REPORTER: George Washington and Robert E. Lee are not the same.
TRUMP: George Washington was a slave owner. Was George Washington a slave owner? So will George Washington now lose his statues? Are we going to take down -- excuse me, are we going to take down statues to George Washington? How about Thomas Jefferson? What do you think of Thomas Jefferson? You like him?
REPORTER: I do love Thomas Jefferson.
TRUMP: Okay, good. Are we going to take down the statue? Because he was a major slave owner. Now, are we going to take down his statue? So you know what, it's fine. You're changing history. You're changing culture. And you had people -- and I'm not talking about the neo-Nazis and the white nationalists -- because they should be condemned totally. But you had many people in that group other than neo-Nazis and white nationalists. Okay? And the press has treated them absolutely unfairly.
Trump turned this press conference -- his first public statement after an innocent woman was murdered -- into a Lost Cause pity party. He went to great effort to distinguish "bad" white supremacists from, we guess, the "good" white supremacists who idolize slave owners. He even picked a "very fine" side and agreed with stupid bigots that removing Confederate statues is "changing history" (it is not). When Nazis march through the streets shouting, "You will not replace us!" it's hardly encouraging when the president later charges counterprotesters with "changing culture." It can lead white supremacists to the not unreasonable conclusion that they're all on the same side.
Midway through his revisionist history, Cortes seems to realize his argument is taking on water so he resorts to a desperate, shameless rhetorical Hail Mary. See, obviously Trump wouldn't praise Nazis because his daughter and her first husband are orthodox Jews. This is dumb, y'all. Strom Thurmond had a black daughter. Thomas Jefferson had equity in several of his black kids. We can't believe we have to keep saying this but a personal relationship with a member of a minority group doesn't render you physically incapable of holding prejudiced views against other members of said group. Louis Farrakhan -- the Louis Farrakhan -- once suggested his father might've been Jewish.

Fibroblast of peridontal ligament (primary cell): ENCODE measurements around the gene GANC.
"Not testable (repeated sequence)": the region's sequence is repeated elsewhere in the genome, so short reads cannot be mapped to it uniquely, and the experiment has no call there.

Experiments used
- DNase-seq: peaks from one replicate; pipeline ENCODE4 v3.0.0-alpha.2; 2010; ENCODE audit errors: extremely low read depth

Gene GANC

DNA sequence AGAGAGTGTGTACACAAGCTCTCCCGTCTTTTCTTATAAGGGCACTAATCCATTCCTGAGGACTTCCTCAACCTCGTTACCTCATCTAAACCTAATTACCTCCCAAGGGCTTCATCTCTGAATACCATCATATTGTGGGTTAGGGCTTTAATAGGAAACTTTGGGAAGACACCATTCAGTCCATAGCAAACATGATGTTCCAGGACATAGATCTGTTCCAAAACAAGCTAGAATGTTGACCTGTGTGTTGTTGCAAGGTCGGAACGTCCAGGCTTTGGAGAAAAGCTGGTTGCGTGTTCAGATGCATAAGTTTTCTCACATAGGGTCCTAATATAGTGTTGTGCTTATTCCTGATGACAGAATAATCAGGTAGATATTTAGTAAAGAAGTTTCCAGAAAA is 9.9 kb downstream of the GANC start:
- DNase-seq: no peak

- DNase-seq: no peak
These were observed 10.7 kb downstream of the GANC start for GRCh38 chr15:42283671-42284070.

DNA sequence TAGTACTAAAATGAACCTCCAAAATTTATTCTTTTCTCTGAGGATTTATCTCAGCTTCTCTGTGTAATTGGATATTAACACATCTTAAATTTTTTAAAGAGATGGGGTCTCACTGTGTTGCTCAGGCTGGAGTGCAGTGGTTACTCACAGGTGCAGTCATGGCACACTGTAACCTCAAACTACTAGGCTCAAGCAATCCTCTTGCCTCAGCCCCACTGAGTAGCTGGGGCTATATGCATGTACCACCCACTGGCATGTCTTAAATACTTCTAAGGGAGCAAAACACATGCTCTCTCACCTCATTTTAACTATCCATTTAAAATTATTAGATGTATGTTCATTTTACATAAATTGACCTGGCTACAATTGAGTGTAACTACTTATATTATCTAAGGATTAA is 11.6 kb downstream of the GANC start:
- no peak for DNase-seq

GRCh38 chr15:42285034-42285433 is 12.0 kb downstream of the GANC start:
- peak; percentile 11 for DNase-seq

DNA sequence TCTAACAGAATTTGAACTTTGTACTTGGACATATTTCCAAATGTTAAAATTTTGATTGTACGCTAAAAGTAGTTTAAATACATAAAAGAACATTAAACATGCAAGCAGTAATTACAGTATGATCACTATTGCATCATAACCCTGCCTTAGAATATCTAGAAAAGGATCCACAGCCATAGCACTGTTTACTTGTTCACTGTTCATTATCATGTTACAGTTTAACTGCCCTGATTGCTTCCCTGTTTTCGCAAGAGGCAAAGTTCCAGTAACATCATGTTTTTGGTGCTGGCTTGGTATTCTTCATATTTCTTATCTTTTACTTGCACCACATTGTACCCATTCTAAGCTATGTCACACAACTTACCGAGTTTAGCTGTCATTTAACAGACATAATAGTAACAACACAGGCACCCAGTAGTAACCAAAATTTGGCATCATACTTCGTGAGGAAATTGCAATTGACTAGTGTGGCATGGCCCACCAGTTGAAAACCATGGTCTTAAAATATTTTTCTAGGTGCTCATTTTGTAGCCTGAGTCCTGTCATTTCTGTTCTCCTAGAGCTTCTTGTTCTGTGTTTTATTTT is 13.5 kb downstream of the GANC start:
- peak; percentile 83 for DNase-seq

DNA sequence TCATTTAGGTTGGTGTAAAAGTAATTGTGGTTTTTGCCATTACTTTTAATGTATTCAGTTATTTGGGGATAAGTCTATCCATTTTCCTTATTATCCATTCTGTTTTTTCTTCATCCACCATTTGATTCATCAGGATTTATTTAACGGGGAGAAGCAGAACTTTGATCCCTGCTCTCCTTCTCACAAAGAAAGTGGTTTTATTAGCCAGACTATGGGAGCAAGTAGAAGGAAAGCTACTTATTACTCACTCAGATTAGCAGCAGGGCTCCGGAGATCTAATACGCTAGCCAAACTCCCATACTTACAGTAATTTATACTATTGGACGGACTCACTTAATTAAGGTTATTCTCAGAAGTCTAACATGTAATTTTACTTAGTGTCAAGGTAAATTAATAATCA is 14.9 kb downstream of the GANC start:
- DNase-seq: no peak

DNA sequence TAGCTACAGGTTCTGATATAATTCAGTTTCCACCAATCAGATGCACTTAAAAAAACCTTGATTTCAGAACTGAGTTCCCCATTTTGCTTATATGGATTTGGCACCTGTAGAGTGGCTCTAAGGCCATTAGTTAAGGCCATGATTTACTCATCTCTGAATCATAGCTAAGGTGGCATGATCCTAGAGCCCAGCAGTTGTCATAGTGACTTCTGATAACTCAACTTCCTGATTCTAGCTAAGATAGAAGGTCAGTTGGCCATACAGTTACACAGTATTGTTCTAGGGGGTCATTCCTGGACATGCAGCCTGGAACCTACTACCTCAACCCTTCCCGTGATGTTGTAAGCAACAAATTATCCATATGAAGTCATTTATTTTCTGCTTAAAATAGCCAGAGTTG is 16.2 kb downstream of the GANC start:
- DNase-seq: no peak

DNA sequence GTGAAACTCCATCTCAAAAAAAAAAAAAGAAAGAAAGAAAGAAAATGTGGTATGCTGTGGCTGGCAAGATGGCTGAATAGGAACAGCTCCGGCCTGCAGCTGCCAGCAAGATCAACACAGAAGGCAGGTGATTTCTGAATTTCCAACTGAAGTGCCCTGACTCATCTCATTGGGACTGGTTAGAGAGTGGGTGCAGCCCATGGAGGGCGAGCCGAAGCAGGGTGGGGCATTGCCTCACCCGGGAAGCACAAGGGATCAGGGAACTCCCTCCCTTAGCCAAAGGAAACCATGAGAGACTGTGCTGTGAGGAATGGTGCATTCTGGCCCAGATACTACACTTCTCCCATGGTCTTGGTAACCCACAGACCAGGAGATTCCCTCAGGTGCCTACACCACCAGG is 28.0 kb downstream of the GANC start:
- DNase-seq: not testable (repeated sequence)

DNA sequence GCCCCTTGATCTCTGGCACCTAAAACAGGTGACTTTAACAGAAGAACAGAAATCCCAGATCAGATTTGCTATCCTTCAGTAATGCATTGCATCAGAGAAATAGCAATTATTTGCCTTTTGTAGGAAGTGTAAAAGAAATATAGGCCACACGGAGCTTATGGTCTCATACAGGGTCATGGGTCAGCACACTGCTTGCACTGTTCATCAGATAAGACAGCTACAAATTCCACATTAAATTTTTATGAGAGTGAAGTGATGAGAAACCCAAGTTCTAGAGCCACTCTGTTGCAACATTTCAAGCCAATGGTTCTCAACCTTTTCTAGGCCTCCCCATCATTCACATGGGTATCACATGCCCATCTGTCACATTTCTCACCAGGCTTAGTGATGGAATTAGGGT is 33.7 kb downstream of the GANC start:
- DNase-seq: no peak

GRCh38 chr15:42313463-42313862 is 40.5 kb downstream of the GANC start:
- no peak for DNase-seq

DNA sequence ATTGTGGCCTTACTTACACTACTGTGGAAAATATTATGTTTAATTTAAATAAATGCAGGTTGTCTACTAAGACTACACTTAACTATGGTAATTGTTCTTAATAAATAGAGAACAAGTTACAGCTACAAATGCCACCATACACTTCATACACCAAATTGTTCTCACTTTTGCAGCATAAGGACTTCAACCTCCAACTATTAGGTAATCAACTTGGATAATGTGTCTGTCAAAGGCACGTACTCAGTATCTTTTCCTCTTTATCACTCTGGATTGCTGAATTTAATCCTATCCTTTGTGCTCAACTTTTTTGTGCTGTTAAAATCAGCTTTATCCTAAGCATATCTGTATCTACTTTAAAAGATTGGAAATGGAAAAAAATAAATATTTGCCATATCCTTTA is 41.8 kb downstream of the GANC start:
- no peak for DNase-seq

FARRAKHAN: I'm going to tell you something. You really want to know what I think? I think [my father's parents] were members of the Jewish community.... I believe that in my blood, and not in a bad way. Because when I was a little boy I used to love listening to the Jewish cantors in Boston. They had a program, and every week I would listen. I was struck by the cantor, and I've always loved the way they sing or recite the Torah.
Now, does that sound like the words of an anti-Semite to you? It should because Farrakhan is an anti-Semite, Trump is a white nationalist, and Cortes has wasted the time of all intelligent people. That's not his audience, though. He's speaking to the conservatives who don't like Trump that much but downright hate the "liberal" media. Cortes feeds the narrative that growing racial tension is the fault of "very bad" people on the other side whose sole goal is to make the president look bad. Trump enablers like to combine the "Big Lie" with the "Big Con." They freely confess to their marks that they've been lied to and conned. They just claim it's the other side who's doing it.
Follow Stephen Robinson on Twitter.
Yr Wonkette is supported by reader donations. Please send us money to keep the writers paid and the servers humming. Thank you, we love you.
Stephen Robinson is a writer and social kibbitzer based in Portland, Oregon. He's on the board of the Portland Playhouse theater and writes for the immersive theater Cafe Nordo in Seattle. Tickets are on sale now for his latest Nordo collaboration, "Curiouser and Curiouser," an adaptation of "Alice's Adventures in Wonderland" and "Through the Looking Glass." It promises to feel like an actual evening with SER (for good or for ill).